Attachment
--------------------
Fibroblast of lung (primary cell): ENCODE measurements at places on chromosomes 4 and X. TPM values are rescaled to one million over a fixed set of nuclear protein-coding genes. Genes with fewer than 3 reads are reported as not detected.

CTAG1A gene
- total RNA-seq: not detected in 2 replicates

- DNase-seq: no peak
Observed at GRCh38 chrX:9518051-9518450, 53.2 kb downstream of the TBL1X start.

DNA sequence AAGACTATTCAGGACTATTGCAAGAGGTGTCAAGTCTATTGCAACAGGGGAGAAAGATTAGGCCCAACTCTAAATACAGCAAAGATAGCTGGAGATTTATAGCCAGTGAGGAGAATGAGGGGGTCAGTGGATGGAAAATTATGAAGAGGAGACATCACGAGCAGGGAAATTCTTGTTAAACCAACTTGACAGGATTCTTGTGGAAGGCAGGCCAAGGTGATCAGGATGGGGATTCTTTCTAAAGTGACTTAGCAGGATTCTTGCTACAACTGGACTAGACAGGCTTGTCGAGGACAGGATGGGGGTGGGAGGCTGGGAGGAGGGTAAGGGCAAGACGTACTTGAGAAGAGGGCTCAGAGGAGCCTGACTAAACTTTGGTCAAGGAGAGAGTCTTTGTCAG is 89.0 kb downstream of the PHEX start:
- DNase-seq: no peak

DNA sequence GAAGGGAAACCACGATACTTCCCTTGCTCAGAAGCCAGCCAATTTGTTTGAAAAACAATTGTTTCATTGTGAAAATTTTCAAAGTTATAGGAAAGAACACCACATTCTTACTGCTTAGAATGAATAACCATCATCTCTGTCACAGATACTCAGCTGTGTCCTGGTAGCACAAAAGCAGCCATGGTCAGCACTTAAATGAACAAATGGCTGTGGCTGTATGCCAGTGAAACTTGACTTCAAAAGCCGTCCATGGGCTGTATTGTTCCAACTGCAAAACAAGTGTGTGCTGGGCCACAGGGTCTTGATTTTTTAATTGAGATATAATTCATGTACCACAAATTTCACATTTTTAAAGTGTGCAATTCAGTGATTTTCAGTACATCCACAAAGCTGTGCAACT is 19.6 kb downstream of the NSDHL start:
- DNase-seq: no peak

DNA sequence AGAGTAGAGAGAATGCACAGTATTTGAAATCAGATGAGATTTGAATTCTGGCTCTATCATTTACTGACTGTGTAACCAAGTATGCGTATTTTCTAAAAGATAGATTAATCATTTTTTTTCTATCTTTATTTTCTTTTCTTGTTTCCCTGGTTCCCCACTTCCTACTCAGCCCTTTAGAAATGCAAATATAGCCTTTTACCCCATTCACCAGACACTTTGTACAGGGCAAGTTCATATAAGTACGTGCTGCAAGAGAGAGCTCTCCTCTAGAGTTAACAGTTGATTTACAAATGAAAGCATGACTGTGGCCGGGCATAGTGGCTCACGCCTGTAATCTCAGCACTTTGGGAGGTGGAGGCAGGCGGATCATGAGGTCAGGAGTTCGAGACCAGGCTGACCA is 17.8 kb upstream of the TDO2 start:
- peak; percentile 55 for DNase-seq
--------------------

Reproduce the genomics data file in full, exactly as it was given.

Fibroblast of lung (primary cell): ENCODE measurements at places on chromosomes 4 and X. TPM values are rescaled to one million over a fixed set of nuclear protein-coding genes. Genes with fewer than 3 reads are reported as not detected.

CTAG1A gene
- total RNA-seq: not detected in 2 replicates

- DNase-seq: no peak
Observed at GRCh38 chrX:9518051-9518450, 53.2 kb downstream of the TBL1X start.

DNA sequence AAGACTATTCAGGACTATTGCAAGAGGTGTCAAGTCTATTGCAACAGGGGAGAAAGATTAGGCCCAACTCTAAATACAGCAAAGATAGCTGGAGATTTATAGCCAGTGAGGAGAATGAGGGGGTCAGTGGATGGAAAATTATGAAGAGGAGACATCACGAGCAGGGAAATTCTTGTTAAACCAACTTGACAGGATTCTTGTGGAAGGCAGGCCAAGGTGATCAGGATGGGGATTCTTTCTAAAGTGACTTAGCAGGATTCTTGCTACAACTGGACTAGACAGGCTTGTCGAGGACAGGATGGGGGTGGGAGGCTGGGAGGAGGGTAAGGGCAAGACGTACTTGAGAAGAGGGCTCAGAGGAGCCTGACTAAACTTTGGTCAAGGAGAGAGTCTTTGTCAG is 89.0 kb downstream of the PHEX start:
- DNase-seq: no peak

DNA sequence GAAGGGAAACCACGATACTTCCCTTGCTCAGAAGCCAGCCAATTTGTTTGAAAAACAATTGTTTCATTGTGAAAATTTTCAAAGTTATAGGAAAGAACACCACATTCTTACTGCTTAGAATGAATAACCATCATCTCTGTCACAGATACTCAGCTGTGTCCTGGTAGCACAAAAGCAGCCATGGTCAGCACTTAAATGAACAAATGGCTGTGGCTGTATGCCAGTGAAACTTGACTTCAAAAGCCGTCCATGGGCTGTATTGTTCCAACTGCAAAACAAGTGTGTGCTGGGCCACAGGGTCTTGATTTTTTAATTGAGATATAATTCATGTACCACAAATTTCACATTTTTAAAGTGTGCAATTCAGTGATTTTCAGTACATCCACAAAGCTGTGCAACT is 19.6 kb downstream of the NSDHL start:
- DNase-seq: no peak

DNA sequence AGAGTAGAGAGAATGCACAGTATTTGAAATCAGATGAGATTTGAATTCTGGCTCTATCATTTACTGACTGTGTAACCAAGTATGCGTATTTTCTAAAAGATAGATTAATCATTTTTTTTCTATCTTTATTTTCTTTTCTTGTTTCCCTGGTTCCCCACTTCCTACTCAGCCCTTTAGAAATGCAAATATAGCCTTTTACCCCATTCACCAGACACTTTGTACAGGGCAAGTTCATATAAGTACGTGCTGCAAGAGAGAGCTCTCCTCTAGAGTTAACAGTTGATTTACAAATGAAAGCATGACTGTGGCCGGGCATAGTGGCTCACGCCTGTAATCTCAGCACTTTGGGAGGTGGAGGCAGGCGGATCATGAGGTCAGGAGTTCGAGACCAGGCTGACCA is 17.8 kb upstream of the TDO2 start:
- peak; percentile 55 for DNase-seq